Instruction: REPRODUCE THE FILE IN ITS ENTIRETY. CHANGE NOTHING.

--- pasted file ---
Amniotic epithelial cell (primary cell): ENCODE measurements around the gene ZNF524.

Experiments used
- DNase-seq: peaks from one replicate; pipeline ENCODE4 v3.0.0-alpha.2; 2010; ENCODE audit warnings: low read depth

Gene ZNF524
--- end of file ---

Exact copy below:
Amniotic epithelial cell (primary cell): ENCODE measurements around the gene ZNF524.

Experiments used
- DNase-seq: peaks from one replicate; pipeline ENCODE4 v3.0.0-alpha.2; 2010; ENCODE audit warnings: low read depth

Gene ZNF524